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Being Beat: The Stern Reality of London's Tramp Diary and Kerouac's Road

Being Beat: The Stern Reality of London's Tramp Diary and Kerouac's Road Being Beat Th e Stern Reality of London’s Tramp Diary and Kerouac’s Road Paul Crumbley, Utah State University In the “Author’s Introduction” that appears in the opening pages of his 1960 collection of travel sketches, Lonesome Traveler, Jack Kerouac pres- ents a brief résumé of his life in which he includes the following item: “read the life of Jack London at 18 and decided also to be an adventurer, a lonesome traveler” (v). While Kerouac is without question alluding to his experience of reading about London’s life during the eighteenth year of his own, it is possible with hindsight and perhaps a touch of literary- historical prestidigitation to extract a layer of unintended meaning from Kerouac’s words and make the case that he was in fact reading about London’s life at the time that London was eighteen. Th is proposition may at fi rst seem far- fetched but becomes somewhat less so when considering the fact that the eighteen- year- old London kept a record of his 1894 participation in the nation- wide labor action known as Coxey’s Industrial Army in a docu- ment now referred to as the Tramp Diary, the same document that would provide the germ http://www.deepdyve.com/assets/images/DeepDyve-Logo-lg.png Studies in American Naturalism University of Nebraska Press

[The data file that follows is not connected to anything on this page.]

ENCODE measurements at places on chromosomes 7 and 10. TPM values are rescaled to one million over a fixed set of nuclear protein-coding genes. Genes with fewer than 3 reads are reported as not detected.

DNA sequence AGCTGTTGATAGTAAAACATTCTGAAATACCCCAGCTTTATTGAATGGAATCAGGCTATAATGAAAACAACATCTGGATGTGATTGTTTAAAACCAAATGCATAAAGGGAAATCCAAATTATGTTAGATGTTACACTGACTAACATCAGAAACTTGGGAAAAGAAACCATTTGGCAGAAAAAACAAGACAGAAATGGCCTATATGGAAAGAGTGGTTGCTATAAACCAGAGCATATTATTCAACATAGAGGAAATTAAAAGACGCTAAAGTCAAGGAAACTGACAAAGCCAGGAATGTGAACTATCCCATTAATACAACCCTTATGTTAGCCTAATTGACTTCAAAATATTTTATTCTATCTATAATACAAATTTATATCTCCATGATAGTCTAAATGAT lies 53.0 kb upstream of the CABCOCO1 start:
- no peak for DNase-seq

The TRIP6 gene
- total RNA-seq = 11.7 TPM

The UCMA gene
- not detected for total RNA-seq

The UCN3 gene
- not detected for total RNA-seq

Being Beat: The Stern Reality of London's Tramp Diary and Kerouac's Road

Studies in American Naturalism , Volume 14 (1) – Sep 19, 2019

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Publisher
University of Nebraska Press
Copyright
Copyright © Studies in American Naturalism
ISSN
1944-6519

Abstract

Being Beat Th e Stern Reality of London’s Tramp Diary and Kerouac’s Road Paul Crumbley, Utah State University In the “Author’s Introduction” that appears in the opening pages of his 1960 collection of travel sketches, Lonesome Traveler, Jack Kerouac pres- ents a brief résumé of his life in which he includes the following item: “read the life of Jack London at 18 and decided also to be an adventurer, a lonesome traveler” (v). While Kerouac is without question alluding to his experience of reading about London’s life during the eighteenth year of his own, it is possible with hindsight and perhaps a touch of literary- historical prestidigitation to extract a layer of unintended meaning from Kerouac’s words and make the case that he was in fact reading about London’s life at the time that London was eighteen. Th is proposition may at fi rst seem far- fetched but becomes somewhat less so when considering the fact that the eighteen- year- old London kept a record of his 1894 participation in the nation- wide labor action known as Coxey’s Industrial Army in a docu- ment now referred to as the Tramp Diary, the same document that would provide the germ

Journal

Studies in American NaturalismUniversity of Nebraska Press

Published: Sep 19, 2019

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